I have visited many different countries in Europe, especially during my months of backpacking. Unfortunately, I’ve never been to any of the Nordic countries, which means that they’re still on my bucket list! This interview about Sweden and Swedish Food has brought Sweden up to the top.
Emmeline from Always Use Butter was born and raised in Sweden and lives there still. She taught us quite a bit about Sweden and Swedish food, including reindeer being one of the most commonly eaten foods….
I can’t wait for you to read this interview!
Tell me about your background with Sweden.
I was born and raised just outside of Stockholm, the capital of Sweden. My mom is Swedish and my dad is American so we had a bit of both worlds.
We lived in an apartment until I was about 8 and then moved to a cute little cottage on the Swedish countryside. It was so Swedish: a red little “stuga” with white trimmings – something you’ll see everywhere if you go around the countryside here. And around it there were just farms, forests and golf courses. I spent a lot of time playing in the forest, and later going to the stables for horseback riding. And cooking!
I started cooking at a very early age, first helping my parents and later cooking on my own. My favorite hobby at home was cooking and pretending I had my own cooking show. I would prep everything and then talk to “my audience” while cooking. Good practice for being a food blogger!
School was fun as a kid, but I always got in trouble. Not big trouble, but always speaking too much in class and sometimes being a bit mean to my classmates.
In Sweden there’s not much discipline in school, which makes it a very crazy environment at times. The worst that could happen to you was that they called your parents.
We started learning English already at age 9 (now I think it’s already at age 6!). I remember being so mad at my teacher because she was adamant about teaching us British English and insisted that I pronounced things wrong with my American English.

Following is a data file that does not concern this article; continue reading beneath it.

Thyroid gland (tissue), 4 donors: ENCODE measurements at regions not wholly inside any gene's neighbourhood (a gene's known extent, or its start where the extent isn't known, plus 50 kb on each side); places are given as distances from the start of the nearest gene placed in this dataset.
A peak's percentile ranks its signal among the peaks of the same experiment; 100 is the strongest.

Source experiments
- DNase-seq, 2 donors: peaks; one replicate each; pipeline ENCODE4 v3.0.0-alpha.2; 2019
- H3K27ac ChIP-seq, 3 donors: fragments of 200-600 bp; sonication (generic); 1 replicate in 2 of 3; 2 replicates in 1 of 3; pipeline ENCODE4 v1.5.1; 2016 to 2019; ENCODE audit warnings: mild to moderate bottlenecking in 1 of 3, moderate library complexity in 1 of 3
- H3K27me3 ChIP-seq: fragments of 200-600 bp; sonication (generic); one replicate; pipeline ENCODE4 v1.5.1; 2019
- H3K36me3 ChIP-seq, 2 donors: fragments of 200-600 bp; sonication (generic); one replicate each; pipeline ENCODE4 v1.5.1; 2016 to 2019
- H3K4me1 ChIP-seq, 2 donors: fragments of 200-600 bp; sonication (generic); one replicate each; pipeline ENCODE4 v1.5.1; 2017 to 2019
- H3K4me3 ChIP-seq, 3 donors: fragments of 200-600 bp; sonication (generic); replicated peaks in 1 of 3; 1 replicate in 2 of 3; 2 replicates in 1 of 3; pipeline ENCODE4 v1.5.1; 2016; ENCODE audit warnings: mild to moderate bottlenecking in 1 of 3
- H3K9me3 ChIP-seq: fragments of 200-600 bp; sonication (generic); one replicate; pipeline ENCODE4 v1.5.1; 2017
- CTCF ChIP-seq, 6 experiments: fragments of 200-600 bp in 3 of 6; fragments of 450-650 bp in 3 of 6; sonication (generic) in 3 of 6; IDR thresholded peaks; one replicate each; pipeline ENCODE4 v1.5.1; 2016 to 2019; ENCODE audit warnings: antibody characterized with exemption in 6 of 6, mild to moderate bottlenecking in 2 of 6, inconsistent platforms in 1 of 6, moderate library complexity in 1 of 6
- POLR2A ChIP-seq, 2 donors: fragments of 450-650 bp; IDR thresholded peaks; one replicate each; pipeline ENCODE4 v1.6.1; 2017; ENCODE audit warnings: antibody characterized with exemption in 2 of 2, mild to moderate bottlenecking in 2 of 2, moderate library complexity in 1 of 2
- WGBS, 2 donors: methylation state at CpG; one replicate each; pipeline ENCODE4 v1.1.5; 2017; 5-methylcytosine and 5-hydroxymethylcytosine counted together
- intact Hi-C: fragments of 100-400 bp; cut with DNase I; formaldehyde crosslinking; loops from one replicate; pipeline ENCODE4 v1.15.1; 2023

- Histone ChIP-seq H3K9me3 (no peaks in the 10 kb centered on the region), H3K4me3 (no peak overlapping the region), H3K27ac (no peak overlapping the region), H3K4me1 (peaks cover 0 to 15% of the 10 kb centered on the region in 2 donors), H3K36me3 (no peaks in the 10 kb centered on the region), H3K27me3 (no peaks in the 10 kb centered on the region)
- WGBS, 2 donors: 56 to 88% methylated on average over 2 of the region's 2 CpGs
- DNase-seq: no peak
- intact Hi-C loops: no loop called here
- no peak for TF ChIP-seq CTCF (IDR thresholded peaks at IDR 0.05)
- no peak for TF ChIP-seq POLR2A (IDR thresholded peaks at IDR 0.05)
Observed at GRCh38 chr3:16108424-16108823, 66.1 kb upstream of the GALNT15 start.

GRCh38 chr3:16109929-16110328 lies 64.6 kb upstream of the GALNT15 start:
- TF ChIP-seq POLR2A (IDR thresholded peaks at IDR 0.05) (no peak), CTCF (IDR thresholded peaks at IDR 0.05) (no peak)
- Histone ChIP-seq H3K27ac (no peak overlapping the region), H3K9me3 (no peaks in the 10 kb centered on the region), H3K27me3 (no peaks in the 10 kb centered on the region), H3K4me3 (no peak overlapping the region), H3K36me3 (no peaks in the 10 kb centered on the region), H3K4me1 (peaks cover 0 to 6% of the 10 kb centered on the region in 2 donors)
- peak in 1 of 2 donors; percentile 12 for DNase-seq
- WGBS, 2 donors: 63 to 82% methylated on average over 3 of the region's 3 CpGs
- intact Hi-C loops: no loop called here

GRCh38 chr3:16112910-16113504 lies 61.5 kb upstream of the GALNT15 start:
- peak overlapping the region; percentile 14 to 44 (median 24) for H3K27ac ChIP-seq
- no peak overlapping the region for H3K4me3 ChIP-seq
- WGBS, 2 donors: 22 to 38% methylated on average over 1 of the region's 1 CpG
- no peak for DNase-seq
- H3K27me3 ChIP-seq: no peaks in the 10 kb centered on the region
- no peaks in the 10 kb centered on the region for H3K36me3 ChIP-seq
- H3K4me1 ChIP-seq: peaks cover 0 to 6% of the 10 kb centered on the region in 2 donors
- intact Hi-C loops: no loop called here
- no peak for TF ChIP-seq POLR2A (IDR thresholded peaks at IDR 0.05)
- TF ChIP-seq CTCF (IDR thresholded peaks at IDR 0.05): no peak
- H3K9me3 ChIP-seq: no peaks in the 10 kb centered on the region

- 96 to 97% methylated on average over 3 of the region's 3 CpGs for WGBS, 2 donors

In reality, I was probably better at English than her. But she had just learned this one type of English in school and had no idea that “my” version was also correct. I think it’s a bit better these days!
Tell me about St. Lucia’s Day in Sweden. Is there any food that commemorates the holiday for you?
I love St Lucia’s Day! We really need it there in the middle of winter (it falls on December 13th each year), when it’s totally dark for most of the day.
On this day, the tradition is to in the morning, when it’s still dark, dress up in a long white nightgown. Then one girl puts a crown with candles on her head. The other girls instead put glitter on their heads and hold a candle in their hands.
And the boys usually put this cone with stars on top of their heads. It’s really very strange if you haven’t practiced the tradition every year growing up. I haven’t done this for many years – but as a kid you do it every year in school. These days I might go to church to watch it, just because it is such a cozy tradition.
We also eat the best Swedish baked good there is on this day. They’re called Swedish Saffron Buns or “Lussekatter”– and they mark the start of the Holidays.
What is your favorite part about being from Sweden? What do you wish people knew about Sweden?
I think the best part is that it’s a truly good country. Not everything is perfect, but nothing is really bad either. It’s, as we say in Sweden, “lagom” (means approximately “just enough”).
We do pay a lot of taxes and it’s hard to make a really good living here. But you are also pretty taken care off if something happens, at least compared to other countries.
I wish people knew that we are not the same country as Switzerland 😉 .
How does the unique landscape of Sweden affect the foods commonly eaten in the country? What about the seasons?
Sweden is a pretty cold country with a lot of fields, forests and lakes, so the traditional Swedish food is crops you could find or grow there. There’s a lot of fish, potatoes, grains and root vegetables like parsnips and beets.